View Full Version : Board choice for someone returning to the sport
5th May 2012, 02:33 PM
Hello, my name is Dave and I am thinking about getting back into windsurfing. I owned a 10'6" board with a daggerboard 20 years ago. I think i was moving into the intermediate level before I quit (i could beach start and was learning the jibe). I have sailed a few times since then during vacations. It would usually take 5 - 10 minutes during those trips to sail fairly well. I would like to get an all-around board where I can learn some new skills (jibes, water starts, etc.) but is still capable of using in light winds. I live in the Houston area so I will be sailing in salt water most often. I am 44 and weigh 225 lb. The Go Windsurfing model looks interesting but I am not sure if 171 volume is enough for my weight during the light wind Houston summers (5 - 10 knots). Nobody talked about volume 20 years ago (only length) so I am not sure how I should pick a board. Will a 171 sink under my weight? Should I go with a Rio with more volume?
5th May 2012, 02:57 PM
Welcome back to windsurfing. A 171 will not sink under your weight, it just won't be as stable or plane up as fast as a 200 liter board for your weight. For 5-10 knots you might consider the Rio over the Go because of the centerboard. In that wind you might also wan't to consider a modern longboard like the Rio XL or Kona.
5th May 2012, 03:49 PM
Thanks for the response. I have thought about a longboard but I would really like to work on advanced skills during the Spring, Winter and Fall when the wing picks up in Houston (15 - 35 knots). I guess I am looking for a board to help me learn the skills needed for a "short" board. I can see myself buying a freesyle type of board in the future but would like to keep this first board for the light winds during summer.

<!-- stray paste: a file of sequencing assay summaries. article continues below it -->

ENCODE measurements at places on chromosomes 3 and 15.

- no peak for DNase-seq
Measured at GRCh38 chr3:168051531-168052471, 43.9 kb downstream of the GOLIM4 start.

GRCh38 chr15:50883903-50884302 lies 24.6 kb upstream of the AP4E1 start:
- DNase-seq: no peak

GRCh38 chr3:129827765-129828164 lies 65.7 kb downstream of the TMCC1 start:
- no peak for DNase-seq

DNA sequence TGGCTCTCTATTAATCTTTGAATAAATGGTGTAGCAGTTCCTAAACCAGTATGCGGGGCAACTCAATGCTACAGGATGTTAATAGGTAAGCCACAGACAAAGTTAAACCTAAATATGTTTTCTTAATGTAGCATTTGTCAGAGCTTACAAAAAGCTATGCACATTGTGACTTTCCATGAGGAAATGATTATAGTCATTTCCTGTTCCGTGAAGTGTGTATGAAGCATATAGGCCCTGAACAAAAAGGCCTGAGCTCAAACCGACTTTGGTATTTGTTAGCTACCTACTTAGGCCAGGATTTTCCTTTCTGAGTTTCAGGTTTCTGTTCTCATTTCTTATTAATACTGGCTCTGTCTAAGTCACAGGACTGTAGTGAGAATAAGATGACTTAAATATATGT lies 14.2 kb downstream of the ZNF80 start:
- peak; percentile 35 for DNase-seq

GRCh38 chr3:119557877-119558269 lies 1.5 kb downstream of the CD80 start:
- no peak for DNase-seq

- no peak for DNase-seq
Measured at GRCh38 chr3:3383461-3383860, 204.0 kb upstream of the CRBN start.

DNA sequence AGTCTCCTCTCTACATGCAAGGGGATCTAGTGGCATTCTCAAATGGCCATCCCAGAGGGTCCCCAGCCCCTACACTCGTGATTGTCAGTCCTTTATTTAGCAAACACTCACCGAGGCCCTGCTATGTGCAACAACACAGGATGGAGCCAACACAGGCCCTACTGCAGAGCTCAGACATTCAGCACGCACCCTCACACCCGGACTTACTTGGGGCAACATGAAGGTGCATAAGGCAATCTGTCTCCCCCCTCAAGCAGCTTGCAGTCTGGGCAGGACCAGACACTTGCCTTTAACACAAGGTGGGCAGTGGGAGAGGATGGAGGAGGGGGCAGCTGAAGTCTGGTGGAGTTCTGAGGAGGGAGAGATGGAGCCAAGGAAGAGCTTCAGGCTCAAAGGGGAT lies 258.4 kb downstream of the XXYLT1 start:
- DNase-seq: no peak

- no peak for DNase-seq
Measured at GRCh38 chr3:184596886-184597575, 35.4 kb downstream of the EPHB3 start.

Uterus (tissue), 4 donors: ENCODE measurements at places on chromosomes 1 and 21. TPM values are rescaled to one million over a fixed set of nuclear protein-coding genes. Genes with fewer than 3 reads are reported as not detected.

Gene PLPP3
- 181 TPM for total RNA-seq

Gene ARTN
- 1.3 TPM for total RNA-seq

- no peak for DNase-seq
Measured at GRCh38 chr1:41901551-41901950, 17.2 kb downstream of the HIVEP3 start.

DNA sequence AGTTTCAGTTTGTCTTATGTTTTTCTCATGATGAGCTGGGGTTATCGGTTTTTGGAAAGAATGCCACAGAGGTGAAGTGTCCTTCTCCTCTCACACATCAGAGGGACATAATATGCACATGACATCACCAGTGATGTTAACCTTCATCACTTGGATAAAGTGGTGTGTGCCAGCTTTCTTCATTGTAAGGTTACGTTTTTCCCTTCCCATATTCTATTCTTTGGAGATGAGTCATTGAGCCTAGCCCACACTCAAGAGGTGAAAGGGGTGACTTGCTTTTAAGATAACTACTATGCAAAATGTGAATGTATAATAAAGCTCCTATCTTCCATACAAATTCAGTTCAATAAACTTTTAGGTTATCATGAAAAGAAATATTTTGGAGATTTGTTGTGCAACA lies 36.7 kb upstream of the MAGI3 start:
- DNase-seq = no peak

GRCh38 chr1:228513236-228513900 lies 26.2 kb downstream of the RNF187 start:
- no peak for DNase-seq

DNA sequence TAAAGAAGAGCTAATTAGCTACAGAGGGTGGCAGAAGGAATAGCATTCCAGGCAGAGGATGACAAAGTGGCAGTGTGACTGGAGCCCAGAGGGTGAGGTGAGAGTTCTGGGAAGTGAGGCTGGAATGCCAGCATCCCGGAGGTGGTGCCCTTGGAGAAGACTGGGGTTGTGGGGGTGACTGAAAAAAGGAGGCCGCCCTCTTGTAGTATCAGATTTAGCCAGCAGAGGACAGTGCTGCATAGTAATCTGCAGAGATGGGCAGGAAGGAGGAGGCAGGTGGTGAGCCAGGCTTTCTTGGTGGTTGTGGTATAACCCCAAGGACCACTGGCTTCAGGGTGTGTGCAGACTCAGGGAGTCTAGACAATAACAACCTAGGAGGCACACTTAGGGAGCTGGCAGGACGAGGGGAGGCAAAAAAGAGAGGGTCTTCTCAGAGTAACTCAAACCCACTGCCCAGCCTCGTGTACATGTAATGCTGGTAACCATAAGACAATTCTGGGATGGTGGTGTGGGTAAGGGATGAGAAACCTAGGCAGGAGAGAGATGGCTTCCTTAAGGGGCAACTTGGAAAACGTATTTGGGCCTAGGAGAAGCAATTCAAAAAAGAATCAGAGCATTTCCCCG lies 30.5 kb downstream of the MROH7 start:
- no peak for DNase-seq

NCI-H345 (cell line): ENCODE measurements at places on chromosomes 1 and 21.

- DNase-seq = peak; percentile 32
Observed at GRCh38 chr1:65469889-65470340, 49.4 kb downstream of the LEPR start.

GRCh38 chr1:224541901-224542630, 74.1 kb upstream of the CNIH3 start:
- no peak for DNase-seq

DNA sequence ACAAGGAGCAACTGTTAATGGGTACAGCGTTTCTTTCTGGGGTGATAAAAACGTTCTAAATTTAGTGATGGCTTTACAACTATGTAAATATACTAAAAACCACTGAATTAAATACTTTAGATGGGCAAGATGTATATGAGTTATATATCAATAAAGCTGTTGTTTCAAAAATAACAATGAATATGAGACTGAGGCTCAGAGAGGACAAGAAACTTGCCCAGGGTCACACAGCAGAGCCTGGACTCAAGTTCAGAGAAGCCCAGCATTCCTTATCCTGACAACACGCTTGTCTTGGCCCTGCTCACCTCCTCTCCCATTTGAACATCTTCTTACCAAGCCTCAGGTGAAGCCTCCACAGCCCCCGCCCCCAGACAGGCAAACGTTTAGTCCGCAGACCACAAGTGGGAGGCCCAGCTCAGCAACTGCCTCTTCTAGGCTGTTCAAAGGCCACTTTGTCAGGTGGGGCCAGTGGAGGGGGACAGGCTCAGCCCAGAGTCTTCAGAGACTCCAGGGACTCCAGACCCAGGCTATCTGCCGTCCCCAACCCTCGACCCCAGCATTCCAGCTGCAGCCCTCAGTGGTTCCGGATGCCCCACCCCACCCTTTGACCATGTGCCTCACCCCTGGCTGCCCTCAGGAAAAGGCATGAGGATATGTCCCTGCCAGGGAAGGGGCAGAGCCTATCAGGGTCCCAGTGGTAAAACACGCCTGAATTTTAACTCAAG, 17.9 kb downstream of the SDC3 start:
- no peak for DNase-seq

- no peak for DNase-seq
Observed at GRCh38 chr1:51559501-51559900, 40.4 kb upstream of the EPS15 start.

6th May 2012, 12:18 AM
I would suggest you take a look at the Rio L.
It's wide, has a comfortable EVA deck, a centerboard for when you want to cruise in light winds in the summer, and does very well as a trasitional board that's pretty good as a longboard, also pretty good and a very large shortboard.
If you want to stay on a short board, something pretty wide would be the call for light winds.
Where do you plan to sail in Houston?
6th May 2012, 01:23 AM
Thanks for the advice Roger. Based on Coachg and your comments, I think the Rio is the better choice for me. I live in the Clear Lake area south of Houston so I plan to sail in Mud Lake (an offshoot of Clear Lake), the San Joaquin beach on Galveston Bay and the levee near the Texas City Dike.
6th May 2012, 05:49 AM
I've sailed and taught in Mud Lake a couple of times, and been to the Texas City Dike at least 5 or 6 times.
The Rio L (at your 225 lbs.) should work well for you and help you to get onto a shortboard a little more
For a big guy, with some skills, you will need a fairly large sail.
Most sailors are using 1-2 meters larger than what you used 20 years ago.
The masts and booms are quite a bit lighter as well.
6th May 2012, 02:54 PM
Thanks again Roger. It sounds like you are familiar with the area. I did make a mistake on my last post. The beach on Glaveston Bay is called El Jardin Beach. It is a small man-made beach between Seabrook ans La Porte. I can't remember the sail size I was using 20 years ago. I was think of going with something in the 6.0-6.5 range. Any advice on sail size?
6th May 2012, 03:23 PM
At your weight, in the conditions I've experienced in your area, I would make the 6.5 m2 your small
sail and add something areound 7.5 m2.
Ultimately, I'm pretty sure you will need an 8.5 m2 or larger to suit the sometimes light wind conditions
in your area.
I'd suggest a 7.0-7.5 on the Rio L first.
You have the basic skills, so a really small rig isn't going to be needed.
6th May 2012, 09:24 PM
Thanks for all of your help. I now have a good idea on what I need to look for.
I think that for your lightwind summer you need a Phantom Race 320. It has quite a different drive and glide (fun!) in light vinds than a Rio. And for the summer you need an 8 m2 sail, to be complemented by a 6.5 m2 when it gets windier.
The Phantom will still work great in higher winds, and most likely it is only marginally slower than shortboards.
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